The “snowflakes” problem is not really a snowflakes problem: It is the result of an absence not so much of adulthood as of grown-ups. There is no reason why young people reared between the 1990s and the present should be dramatically different from previous generations of young people. Nor should there be any dramatic difference between the sensibilities and sensitivities of young people who end up in college and those who leave education early to earn an honest living. Yet something like this is what we are enjoined to believe by the idea that, for no diagnosed reason, the present generation of young people is more umbrageous and high-strung than any that went before.
No. When young people demand to be protected from the content of prescribed texts, protest the invitation of voluble “right-wingers,” or demand the demolition of campus monuments to national heroes, they are merely doing what young people have always done: testing the resolve of their elders and seeking the limits of their tolerance. The problem is not with the students, but with those who are supposed to be in authority over them, who cannot bear to see themselves as elders.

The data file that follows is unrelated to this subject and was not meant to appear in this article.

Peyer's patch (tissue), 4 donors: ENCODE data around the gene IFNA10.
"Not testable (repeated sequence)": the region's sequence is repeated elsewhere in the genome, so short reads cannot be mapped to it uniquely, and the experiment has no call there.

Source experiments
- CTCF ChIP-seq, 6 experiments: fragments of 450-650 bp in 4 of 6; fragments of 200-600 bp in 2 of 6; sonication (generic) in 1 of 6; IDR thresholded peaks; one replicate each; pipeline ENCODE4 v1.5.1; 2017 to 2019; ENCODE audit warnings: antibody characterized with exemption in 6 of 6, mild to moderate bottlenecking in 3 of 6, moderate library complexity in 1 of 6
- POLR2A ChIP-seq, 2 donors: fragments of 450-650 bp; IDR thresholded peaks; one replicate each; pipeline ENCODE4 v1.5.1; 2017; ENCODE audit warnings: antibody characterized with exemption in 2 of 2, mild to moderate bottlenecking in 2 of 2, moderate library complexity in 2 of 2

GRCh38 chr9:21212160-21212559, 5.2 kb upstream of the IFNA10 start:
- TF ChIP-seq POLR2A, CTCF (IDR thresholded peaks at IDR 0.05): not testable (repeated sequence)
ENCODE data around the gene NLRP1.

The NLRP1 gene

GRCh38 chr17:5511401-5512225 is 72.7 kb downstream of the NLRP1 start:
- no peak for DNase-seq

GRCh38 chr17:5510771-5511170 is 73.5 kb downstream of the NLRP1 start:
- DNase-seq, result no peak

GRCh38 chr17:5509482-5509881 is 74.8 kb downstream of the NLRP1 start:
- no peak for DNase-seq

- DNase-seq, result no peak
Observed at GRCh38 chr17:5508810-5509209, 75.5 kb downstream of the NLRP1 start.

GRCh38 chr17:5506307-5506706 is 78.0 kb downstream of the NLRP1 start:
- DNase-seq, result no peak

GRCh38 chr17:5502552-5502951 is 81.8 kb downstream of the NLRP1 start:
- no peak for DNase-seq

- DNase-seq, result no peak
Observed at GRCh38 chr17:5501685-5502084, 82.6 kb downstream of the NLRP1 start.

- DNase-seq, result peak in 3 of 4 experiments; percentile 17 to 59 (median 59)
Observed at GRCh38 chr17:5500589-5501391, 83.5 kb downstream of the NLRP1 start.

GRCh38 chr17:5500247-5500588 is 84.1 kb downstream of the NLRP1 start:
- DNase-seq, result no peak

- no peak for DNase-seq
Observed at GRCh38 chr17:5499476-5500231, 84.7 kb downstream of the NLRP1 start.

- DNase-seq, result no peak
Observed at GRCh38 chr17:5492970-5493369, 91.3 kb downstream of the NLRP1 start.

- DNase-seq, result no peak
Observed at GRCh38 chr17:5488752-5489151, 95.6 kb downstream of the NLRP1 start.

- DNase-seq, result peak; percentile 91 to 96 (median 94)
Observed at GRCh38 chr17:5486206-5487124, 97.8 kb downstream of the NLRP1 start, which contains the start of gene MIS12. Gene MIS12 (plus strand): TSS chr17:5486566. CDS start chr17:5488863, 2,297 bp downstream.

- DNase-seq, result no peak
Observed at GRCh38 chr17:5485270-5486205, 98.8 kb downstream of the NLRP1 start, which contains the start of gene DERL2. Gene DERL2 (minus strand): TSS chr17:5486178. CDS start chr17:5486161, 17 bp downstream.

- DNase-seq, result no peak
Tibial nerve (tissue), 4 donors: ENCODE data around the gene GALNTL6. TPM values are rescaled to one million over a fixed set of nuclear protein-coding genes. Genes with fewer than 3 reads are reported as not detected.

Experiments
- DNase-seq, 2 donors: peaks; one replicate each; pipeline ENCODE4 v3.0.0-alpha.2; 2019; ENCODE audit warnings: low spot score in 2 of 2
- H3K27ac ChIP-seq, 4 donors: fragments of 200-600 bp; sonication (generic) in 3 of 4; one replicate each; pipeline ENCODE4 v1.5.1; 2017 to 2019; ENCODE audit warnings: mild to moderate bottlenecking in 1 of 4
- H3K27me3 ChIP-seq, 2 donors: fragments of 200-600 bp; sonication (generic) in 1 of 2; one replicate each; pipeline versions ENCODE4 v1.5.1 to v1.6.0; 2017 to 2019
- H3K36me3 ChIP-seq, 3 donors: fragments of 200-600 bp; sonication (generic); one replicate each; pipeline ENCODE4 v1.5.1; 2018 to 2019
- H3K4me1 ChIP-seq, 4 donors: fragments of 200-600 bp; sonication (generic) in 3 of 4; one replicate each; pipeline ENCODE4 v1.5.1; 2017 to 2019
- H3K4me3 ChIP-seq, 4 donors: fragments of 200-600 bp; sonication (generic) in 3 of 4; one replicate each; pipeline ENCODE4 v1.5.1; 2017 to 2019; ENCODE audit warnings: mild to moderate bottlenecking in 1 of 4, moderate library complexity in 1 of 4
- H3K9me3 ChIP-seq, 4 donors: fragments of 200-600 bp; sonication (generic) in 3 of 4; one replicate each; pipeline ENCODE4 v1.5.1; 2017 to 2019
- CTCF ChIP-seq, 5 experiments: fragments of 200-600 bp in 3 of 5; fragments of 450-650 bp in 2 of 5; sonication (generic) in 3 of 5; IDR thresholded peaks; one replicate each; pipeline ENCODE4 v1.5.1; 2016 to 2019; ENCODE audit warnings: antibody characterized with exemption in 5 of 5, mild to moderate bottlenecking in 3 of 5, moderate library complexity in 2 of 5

Once upon a time, something like a university was run by men and women in grey suits who set out rules and boundaries for those in their charge. From their offices on the second floor, they looked out on the quadrangle and rapped terrifyingly on the window when observing misbehavior or incivility. Now, it seems, they work with the curtains drawn while their students run amok. This is the snowflakes problem.